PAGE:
Possessing a mix of strikeout stuff and ground ball tendencies rarely seen -- the only other starters inducing at least a whiff per inning with a ground ball rate north of 50 were Masterson, Stephen Strasburg and Felix Hernandez -- Burnett could make all the difference for a number of playoff bubble teams. Whether he takes the bump in Pittsburgh, Baltimore, Philly or elsewhere in 2014, Burnett will have righties breaking out in a cold sweat once they're down to their final strike.

Wednesday
Jan292014

Mark Reynolds Getting Beat on Inside Stuff

Since he clubbed his way to the majors in 2007, Mark Reynolds has been a one-tool player. He's got an iron glove, costing his team more runs (76) compared to an average defender than every infielder not named Michael Young, Yuniesky Betancourt or Derek Jeter. And his D looks pretty good compared to his contact skills: Reynolds has struck out 1,276 times, second-most among hitters since '07 (Adam Dunn is first). But Reynolds' one tool -- pure, unadulterated pull power -- is special enough for teams to hold their noses and focus on his epic blasts.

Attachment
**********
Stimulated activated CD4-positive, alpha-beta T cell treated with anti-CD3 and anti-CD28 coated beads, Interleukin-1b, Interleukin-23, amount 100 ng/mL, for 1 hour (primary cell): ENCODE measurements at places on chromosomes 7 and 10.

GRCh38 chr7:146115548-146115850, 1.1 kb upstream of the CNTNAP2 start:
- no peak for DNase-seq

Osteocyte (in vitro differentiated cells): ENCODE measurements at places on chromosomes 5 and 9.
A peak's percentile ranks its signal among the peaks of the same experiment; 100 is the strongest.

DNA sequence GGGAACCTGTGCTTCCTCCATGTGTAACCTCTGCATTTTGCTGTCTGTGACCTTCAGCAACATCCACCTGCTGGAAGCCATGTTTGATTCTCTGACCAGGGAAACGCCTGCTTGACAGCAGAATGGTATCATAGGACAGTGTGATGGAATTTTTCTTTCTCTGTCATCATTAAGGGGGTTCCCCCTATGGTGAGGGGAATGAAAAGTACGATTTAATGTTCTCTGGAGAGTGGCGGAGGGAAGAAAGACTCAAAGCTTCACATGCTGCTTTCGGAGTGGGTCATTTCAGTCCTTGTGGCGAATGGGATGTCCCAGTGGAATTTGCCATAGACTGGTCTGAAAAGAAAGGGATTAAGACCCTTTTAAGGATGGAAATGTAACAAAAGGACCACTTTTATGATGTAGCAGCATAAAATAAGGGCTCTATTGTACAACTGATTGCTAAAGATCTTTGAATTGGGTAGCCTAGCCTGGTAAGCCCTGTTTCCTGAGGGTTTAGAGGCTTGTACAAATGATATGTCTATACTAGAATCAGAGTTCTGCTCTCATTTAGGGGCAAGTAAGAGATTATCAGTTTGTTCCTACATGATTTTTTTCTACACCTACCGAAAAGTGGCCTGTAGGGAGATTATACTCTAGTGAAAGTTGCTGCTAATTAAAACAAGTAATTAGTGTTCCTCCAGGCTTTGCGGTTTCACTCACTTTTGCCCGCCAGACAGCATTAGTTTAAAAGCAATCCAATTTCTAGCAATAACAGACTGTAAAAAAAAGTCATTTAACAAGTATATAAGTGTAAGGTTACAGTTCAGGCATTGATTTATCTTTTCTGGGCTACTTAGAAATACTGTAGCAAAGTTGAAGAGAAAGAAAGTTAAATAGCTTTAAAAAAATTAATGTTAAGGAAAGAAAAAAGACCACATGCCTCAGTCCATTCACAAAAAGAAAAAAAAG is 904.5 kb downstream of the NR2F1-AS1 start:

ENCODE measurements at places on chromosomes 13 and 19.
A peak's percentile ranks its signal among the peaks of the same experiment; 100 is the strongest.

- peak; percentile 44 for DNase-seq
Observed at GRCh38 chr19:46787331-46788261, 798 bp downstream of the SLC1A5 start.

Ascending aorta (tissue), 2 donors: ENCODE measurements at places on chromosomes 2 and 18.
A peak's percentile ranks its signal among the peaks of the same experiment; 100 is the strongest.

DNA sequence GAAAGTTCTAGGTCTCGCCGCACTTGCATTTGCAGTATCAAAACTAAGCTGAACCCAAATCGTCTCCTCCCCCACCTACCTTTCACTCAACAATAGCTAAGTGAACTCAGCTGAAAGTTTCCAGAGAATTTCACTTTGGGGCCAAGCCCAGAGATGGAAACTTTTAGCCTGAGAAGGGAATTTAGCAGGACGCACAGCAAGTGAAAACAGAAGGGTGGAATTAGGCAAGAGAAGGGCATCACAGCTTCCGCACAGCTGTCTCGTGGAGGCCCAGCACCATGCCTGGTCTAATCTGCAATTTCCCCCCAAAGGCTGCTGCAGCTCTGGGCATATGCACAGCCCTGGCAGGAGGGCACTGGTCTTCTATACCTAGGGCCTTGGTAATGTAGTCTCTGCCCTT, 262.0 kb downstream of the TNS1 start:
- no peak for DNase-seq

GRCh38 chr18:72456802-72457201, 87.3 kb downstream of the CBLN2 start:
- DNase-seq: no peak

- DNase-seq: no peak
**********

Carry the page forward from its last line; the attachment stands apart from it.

Or, at least it used to be. Reynolds' home run total has dipped from 37 in 2011 to 23 in 2012 and 21 this past season, with his slugging percentage tumbling by nearly 100 points (.483 in '11, .429 in '12, and .393 in '13). Considering how often he punches out, Reynolds needs to maul the ball when he does connect. With elite power, he's a pretty good hitter (his park-and-league adjusted on-base-plus-slugging percentage was 16 percent above average in 2011). With average pop, he's a liability (his OPS was four percent below average in 2013).

The 30-year-old recently signed a minor league deal with the Brewers, though he's expected to make the opening day roster either as the club's primary first baseman or the short half of a platoon with Juan Francisco. Granted, even a diminished Reynolds would be better than the balsa wood-toting brigade that Milwaukee featured at the position last season (a combined .370 slugging percentage). But if he plans on giving Bernie Brewer a workout on Miller Park's homer slide, he'll have to reverse a three-year decline against inner-half pitches.

Reynolds' slugging percentage vs. inner-half pitches, 2011

 

Reynolds' slugging percentage vs. inner-half pitches, 2012

 

Reynolds' slugging percentage vs. inner-half pitches, 2013

            

Reynolds was a beast versus pitches thrown to the inner half of the plate in 2011, posting the eighth-best slugging percentage (.659) among qualified batters. But that figure declined to .575 in 2012, and just .398 this past season. Here's another way of looking at it: Reynolds crushed inside pitches like Jose Bautista and David Ortiz back in '11. In 2013, though? He barely outslugged waterbug shortstops Elvis Andrus and Erick Aybar.

Reynolds simply doesn't have the sort of well-rounded skill set that allows him to hit for good-not-great power. He's either jacking 30-plus homers, or he's riding the bus in Triple-A. Short of a return to elite slugger status, he could be looking at a succession of minor league deals in the years to come.